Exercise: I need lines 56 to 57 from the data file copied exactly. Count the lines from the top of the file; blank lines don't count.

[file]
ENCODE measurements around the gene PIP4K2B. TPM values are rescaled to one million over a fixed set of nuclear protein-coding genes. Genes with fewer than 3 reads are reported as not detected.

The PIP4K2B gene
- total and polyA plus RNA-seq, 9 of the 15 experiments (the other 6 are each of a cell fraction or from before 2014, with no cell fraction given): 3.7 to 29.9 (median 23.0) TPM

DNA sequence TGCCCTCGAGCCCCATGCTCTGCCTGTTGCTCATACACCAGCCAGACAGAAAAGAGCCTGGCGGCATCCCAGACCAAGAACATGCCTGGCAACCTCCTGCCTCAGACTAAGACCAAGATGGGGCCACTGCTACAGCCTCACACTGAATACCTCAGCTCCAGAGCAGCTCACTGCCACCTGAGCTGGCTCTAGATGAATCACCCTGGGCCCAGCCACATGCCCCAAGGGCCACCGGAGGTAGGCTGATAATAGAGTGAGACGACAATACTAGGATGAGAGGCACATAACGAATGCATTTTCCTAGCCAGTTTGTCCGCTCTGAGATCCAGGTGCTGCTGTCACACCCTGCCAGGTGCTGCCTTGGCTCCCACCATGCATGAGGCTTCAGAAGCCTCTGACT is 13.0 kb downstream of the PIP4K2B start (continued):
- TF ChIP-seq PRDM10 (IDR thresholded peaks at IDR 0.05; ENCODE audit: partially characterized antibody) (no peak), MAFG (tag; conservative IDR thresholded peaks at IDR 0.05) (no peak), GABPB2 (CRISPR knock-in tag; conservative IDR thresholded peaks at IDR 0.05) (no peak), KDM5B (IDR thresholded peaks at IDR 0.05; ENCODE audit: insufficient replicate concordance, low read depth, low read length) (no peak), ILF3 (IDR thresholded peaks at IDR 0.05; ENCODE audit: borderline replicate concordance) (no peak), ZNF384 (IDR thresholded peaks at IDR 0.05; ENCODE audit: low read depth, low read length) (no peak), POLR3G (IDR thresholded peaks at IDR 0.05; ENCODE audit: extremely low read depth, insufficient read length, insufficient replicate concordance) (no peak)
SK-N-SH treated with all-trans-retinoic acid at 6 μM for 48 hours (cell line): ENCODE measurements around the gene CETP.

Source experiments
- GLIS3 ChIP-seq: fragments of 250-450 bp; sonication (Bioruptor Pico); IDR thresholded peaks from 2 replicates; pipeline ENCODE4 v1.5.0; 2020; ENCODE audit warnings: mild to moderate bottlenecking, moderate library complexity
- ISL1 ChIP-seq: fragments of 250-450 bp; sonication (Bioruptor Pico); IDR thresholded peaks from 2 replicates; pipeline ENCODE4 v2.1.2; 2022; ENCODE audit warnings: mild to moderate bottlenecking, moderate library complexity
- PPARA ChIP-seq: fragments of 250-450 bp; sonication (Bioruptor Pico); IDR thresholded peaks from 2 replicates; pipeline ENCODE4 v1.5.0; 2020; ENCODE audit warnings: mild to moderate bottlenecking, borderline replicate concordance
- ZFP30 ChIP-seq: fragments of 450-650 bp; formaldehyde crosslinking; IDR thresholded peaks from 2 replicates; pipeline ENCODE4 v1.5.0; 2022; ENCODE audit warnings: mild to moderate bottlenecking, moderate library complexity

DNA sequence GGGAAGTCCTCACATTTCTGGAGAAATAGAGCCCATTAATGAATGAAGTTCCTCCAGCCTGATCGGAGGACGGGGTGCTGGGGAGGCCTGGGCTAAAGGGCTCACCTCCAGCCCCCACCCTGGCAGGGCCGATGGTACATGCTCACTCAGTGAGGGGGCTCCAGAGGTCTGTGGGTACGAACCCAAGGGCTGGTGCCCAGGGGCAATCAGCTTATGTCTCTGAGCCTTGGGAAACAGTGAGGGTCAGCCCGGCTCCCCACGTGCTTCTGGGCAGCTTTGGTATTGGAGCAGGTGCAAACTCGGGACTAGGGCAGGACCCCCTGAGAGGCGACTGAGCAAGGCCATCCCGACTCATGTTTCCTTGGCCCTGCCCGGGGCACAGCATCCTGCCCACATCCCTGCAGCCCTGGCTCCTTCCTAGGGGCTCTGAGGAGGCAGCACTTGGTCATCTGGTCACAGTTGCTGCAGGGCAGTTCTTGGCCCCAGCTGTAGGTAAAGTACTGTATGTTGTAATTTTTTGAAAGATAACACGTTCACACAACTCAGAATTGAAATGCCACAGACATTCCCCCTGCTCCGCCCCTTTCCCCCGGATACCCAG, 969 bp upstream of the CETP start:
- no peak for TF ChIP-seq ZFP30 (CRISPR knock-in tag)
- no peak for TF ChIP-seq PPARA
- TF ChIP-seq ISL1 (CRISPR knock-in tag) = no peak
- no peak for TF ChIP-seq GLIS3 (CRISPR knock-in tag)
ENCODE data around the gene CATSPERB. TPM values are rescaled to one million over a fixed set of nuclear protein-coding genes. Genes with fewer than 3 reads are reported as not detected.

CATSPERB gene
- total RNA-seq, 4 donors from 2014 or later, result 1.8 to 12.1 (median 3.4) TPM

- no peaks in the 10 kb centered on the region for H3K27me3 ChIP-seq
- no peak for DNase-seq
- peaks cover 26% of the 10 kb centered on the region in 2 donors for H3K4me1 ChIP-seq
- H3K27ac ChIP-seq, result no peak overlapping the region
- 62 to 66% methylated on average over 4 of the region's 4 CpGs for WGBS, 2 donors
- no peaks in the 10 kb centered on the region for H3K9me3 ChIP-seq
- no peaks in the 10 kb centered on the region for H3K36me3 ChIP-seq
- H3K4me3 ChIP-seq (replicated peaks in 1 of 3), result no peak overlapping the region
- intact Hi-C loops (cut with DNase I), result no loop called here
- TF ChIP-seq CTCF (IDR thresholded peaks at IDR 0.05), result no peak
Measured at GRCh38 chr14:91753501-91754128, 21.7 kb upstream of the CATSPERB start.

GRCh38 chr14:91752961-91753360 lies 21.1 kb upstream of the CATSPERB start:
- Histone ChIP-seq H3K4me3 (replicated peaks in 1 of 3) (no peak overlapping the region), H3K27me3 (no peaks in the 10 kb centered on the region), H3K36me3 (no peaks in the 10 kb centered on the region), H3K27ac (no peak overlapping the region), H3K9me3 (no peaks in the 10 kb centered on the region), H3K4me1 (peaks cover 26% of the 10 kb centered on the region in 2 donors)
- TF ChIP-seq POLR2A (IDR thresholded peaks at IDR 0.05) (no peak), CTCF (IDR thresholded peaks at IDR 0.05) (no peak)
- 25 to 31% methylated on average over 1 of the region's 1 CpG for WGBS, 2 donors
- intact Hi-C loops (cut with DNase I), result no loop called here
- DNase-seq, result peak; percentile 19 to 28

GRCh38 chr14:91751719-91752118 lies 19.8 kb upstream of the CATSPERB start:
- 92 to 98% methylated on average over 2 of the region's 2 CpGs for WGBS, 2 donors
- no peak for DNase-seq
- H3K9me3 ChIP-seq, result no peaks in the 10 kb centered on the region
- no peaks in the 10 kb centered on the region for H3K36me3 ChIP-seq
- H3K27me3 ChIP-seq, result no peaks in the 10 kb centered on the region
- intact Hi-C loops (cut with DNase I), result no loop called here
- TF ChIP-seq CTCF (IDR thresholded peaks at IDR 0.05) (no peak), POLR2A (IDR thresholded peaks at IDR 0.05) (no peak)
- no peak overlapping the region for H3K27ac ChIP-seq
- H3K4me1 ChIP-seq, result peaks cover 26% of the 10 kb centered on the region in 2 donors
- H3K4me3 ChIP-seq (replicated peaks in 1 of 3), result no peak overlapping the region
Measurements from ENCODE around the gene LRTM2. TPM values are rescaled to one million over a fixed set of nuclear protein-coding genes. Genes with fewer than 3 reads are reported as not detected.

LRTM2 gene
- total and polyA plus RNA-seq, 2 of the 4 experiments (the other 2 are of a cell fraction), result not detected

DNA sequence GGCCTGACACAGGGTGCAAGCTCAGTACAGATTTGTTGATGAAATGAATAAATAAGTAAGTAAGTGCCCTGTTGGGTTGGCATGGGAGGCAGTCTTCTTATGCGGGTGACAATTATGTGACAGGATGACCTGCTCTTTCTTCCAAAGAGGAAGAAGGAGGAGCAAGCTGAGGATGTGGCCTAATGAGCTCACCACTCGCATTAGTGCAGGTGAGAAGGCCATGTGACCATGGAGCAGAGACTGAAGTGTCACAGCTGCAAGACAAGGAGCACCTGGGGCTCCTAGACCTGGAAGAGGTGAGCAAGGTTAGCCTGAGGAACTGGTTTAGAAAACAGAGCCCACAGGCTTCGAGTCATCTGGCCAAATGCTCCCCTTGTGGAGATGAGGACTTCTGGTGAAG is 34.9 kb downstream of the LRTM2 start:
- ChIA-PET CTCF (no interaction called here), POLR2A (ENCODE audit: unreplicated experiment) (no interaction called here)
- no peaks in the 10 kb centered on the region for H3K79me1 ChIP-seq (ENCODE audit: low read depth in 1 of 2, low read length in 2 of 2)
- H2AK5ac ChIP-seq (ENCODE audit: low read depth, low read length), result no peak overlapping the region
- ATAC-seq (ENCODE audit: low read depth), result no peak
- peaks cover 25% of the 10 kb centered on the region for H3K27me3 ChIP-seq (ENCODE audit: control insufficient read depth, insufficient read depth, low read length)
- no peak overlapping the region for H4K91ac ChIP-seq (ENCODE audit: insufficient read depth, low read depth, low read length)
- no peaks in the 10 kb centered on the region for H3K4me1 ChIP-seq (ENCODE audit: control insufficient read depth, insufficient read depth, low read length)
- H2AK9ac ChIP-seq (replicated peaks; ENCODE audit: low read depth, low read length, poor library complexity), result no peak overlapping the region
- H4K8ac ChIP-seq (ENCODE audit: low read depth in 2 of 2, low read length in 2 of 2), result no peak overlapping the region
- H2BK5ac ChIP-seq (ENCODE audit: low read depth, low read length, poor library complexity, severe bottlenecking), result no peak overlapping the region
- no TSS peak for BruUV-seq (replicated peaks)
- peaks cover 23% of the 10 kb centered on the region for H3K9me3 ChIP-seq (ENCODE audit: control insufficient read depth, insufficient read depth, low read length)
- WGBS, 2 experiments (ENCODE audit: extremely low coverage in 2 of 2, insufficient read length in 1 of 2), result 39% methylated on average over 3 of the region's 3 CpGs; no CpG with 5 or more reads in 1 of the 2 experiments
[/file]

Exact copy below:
- peaks cover 25% of the 10 kb centered on the region for H3K27me3 ChIP-seq (ENCODE audit: control insufficient read depth, insufficient read depth, low read length)
- no peak overlapping the region for H4K91ac ChIP-seq (ENCODE audit: insufficient read depth, low read depth, low read length)